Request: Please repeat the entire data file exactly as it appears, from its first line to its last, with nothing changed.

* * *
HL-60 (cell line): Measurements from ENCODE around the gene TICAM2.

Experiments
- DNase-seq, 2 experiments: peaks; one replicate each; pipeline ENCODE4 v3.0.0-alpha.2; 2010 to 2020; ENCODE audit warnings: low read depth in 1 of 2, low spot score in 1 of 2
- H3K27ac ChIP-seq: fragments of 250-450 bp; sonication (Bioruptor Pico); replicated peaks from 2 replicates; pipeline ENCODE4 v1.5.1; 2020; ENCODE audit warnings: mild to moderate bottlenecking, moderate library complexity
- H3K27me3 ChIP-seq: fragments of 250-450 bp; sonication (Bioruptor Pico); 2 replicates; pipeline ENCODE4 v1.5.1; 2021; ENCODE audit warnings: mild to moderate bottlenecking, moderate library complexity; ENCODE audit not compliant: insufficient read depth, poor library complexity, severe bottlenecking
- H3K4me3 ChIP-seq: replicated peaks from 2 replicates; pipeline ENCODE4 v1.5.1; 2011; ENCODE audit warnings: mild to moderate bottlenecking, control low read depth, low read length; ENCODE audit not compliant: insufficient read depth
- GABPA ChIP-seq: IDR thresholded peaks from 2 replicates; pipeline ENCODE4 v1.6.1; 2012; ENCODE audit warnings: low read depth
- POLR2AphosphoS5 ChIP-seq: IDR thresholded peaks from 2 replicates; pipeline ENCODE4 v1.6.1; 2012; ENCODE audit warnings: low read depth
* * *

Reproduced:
HL-60 (cell line): Measurements from ENCODE around the gene TICAM2.

Experiments
- DNase-seq, 2 experiments: peaks; one replicate each; pipeline ENCODE4 v3.0.0-alpha.2; 2010 to 2020; ENCODE audit warnings: low read depth in 1 of 2, low spot score in 1 of 2
- H3K27ac ChIP-seq: fragments of 250-450 bp; sonication (Bioruptor Pico); replicated peaks from 2 replicates; pipeline ENCODE4 v1.5.1; 2020; ENCODE audit warnings: mild to moderate bottlenecking, moderate library complexity
- H3K27me3 ChIP-seq: fragments of 250-450 bp; sonication (Bioruptor Pico); 2 replicates; pipeline ENCODE4 v1.5.1; 2021; ENCODE audit warnings: mild to moderate bottlenecking, moderate library complexity; ENCODE audit not compliant: insufficient read depth, poor library complexity, severe bottlenecking
- H3K4me3 ChIP-seq: replicated peaks from 2 replicates; pipeline ENCODE4 v1.5.1; 2011; ENCODE audit warnings: mild to moderate bottlenecking, control low read depth, low read length; ENCODE audit not compliant: insufficient read depth
- GABPA ChIP-seq: IDR thresholded peaks from 2 replicates; pipeline ENCODE4 v1.6.1; 2012; ENCODE audit warnings: low read depth
- POLR2AphosphoS5 ChIP-seq: IDR thresholded peaks from 2 replicates; pipeline ENCODE4 v1.6.1; 2012; ENCODE audit warnings: low read depth